The plosive problem is that sudden burst of air pressure energy from the vocalist (e.g. p or b) and this is stressing the thin diaphragm membrane beyond its comfort zone even 'shorting' the circuit by touching the backplate in a condenser mic. Electrical components further down the line might not cope with the sudden electrical energy coming from the diaphragm.
The recovery time of the membrane's oscillation (from the plosive shock) can also funk up the later signal, even cross-modulation can occur. That type of thing should be fixed pre-recording, not post. Another type of plosive issue is when spit/projectile-saliva directly hits the diaphragm or basket.
The sss's or sibilance (caused by sibilant phonemes or 'sound units') is a different problem both mechanically and sonically; less energy than the plosive so less danger of diaphragm stress but the main problem is in the signal itself – less so in it's interaction with the mic. The energy in sss's can create a high-frequency phasing (around the frequency of a baby crying) which is not generally liked by listeners of music or media. Audio Kryptonite. Nail on blackboard. Overuse of Aphex Exciter. The sss's are also quite directional so good that the Shield is curved then!
IME the sibilant frequencies can travel a considerable distance (4-5 ft with the wizard's fire trick!) and contain a lot of energy – a sort of continuous plosive (sustained fricative) so ideally the popshield design will take this into account.
What advantage does Aston's Shield GN offer over traditional 'black-stocking' pop shields? It's 3D rather than 2D. Whereas a 120mm diameter traditional popshield has a surface are of approx. 11,300mm (150mm=17,670mm) the SwiftShield has a surface area of 21,330mm allowing greater coverage of the mic and allows the SwiftShield to be used off-axis which can be an important part of the vocalists technique especially with directional mics e.g. cardioid.
Another advantage is the efficiency of the HexTech in distributing unwanted vocal energy across the surface of the Shield which helps attenuate those plosives.
The Shield GN is much more robust and stylish than trad designs.
Couldn't I just buy similar components at the hardware store? Large bulldog clip; a small Mechano set...Granny's stockings...Heath-Robinson, etc.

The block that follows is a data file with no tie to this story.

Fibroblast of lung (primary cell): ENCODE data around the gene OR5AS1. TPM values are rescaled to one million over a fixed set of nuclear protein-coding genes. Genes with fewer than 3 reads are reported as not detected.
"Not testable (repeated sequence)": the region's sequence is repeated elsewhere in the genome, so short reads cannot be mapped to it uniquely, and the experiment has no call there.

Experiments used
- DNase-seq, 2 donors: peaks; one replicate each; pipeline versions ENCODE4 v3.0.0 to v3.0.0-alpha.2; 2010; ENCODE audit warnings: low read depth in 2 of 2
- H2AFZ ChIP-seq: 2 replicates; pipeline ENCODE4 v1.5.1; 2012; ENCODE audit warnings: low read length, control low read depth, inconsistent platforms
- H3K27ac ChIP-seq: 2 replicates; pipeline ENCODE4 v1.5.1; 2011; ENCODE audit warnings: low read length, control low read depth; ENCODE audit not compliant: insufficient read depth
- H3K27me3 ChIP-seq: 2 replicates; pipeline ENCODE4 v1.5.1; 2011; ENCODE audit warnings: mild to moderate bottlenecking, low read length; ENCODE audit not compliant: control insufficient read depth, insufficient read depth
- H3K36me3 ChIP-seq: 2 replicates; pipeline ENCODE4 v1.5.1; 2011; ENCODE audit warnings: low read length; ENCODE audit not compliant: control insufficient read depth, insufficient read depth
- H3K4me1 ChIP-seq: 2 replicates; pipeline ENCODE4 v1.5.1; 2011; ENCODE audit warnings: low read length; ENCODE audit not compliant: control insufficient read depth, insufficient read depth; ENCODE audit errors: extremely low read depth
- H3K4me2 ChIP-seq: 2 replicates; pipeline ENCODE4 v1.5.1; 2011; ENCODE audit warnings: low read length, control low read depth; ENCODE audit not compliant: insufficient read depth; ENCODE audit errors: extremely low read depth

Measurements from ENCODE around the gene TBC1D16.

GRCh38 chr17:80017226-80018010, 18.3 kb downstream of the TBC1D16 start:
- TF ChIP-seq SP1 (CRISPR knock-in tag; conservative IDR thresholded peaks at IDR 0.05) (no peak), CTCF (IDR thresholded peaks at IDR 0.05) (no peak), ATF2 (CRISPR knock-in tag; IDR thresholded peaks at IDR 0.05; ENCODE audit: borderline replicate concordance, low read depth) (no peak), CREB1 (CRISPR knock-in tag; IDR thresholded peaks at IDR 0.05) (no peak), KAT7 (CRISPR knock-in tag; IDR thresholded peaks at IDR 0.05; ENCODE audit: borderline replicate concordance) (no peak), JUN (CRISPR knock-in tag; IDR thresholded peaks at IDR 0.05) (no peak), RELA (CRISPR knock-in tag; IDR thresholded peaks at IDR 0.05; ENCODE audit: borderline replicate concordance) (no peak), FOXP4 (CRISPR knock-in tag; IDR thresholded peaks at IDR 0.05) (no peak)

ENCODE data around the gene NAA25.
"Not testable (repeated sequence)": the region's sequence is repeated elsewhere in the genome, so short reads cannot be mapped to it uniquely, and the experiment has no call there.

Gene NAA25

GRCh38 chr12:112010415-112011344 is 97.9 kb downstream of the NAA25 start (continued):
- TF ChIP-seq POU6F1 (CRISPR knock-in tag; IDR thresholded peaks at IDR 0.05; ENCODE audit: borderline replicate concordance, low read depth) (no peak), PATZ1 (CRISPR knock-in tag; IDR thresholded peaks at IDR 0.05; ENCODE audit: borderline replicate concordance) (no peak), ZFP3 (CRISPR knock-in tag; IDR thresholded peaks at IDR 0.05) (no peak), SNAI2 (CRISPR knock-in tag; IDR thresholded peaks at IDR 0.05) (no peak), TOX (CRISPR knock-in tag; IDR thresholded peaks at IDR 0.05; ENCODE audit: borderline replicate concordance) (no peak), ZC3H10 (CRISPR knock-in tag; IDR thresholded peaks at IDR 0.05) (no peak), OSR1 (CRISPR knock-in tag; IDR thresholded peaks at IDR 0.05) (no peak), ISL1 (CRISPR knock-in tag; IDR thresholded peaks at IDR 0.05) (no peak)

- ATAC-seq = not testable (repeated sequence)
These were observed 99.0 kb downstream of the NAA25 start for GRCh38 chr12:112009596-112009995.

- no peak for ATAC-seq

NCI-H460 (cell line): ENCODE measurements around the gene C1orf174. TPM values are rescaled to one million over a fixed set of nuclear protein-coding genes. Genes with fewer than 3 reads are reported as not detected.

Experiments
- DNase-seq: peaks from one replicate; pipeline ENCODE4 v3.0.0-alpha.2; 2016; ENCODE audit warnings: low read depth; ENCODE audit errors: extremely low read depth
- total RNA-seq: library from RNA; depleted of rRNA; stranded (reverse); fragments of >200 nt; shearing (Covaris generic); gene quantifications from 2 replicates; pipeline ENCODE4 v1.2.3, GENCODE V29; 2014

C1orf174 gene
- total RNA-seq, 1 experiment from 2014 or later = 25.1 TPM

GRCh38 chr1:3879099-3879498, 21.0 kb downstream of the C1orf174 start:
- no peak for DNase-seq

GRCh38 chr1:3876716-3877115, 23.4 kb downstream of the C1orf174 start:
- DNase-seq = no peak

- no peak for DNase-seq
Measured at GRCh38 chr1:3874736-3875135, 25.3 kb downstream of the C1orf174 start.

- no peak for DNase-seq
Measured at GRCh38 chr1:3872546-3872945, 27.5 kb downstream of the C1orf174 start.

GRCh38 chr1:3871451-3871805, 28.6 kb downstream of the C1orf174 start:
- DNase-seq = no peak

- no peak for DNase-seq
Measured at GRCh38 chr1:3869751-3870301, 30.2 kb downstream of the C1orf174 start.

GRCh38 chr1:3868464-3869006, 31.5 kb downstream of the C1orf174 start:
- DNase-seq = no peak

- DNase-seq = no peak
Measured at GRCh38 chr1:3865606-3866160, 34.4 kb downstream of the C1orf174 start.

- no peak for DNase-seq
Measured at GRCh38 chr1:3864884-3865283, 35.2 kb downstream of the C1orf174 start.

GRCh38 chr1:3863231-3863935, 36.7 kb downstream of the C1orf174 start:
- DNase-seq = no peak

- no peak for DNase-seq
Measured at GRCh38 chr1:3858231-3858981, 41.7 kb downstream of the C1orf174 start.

Er, No. Hacks aside. It might work to some degree, perhaps well, but the Aston Shield GN is offering something generally more stable, reliable, professional-looking, aesthetically-pleasing (YMMV), and, a product better-suited, acoustically, to modern music production.
This is a big boy's filter – not something that sounds like old socks.
Protection: The Shield is easier to clean and offers the mic protection from saliva particles (which will be aerosol too). Apart from the corrosive affect of the salts in saliva it's important to be able to prevent a build-up of bacteria or viruses on the Shield itself (which is more difficult with the complex microstructure of a cloth material of traditional popshields). Still gonna need a toothbrush to do it properly though...clean all them holes! With the addition of silver or copper, steel can become antibacterial (viruses are another matter) but the Shield should still be cleaned regularly to prevent nasties and present a fresh interface for the vocalist/client.
You got the Look: Visual acuity is something to consider with popshields: the vocalist may need to look at lyrics or score or at a DAW/info screen. In a group or ensemble, a good line of sight to other participants and instruments, meters, dials, etc. is important. No-one wants to have to look around the popshield between lines to check the lyrics. In terms of video or photography a traditional popshield can be problematic as it obscures the talent and can cast a shadow.
The Aston Shield's bright neutrality is a good new take on a traditional problem. Due to the Shield curvature light usually passes through whatever the angle. The company logo is visible and whilst this is quite discreet it would be nice to have some options e.g. plain or Celtic knotwork or Paisley, or custom-design even at extra cost. This might well be impractical for supply-chain logistics & in that event it's a reasonably unobtrusive design as is.
In Use: The SwiftShield GN simply clamps to the mic stand and provides enough mounting stability and rigidity to position the shield as desired via the solid but flexible gooseneck. The distribution of weight with it's centre biased towards the mic stand and the light shield at the periphery is balanced and reassuring. The gooseneck is easier to manipulate when warmed by hand contact.
The clamp is more difficult to position on the curved surface of a mic stand; I found I needed to hold the clamp area whilst moving the filter end as it was liable to snap off the stand if twisted. Flat surfaces are no problem at all. Once the Shield GN is clamped on it stays secure and stable.
Candle in the Wind: In the video review, I tested the resistance of the Shield to air pressure by using a candle flame and I noticed that the flame reacts to the Shield presence more dynamically than the trad popshield but less than the original without a filter. The energy is tamed but the original dynamic character is still intact and I see that in the flame's profile.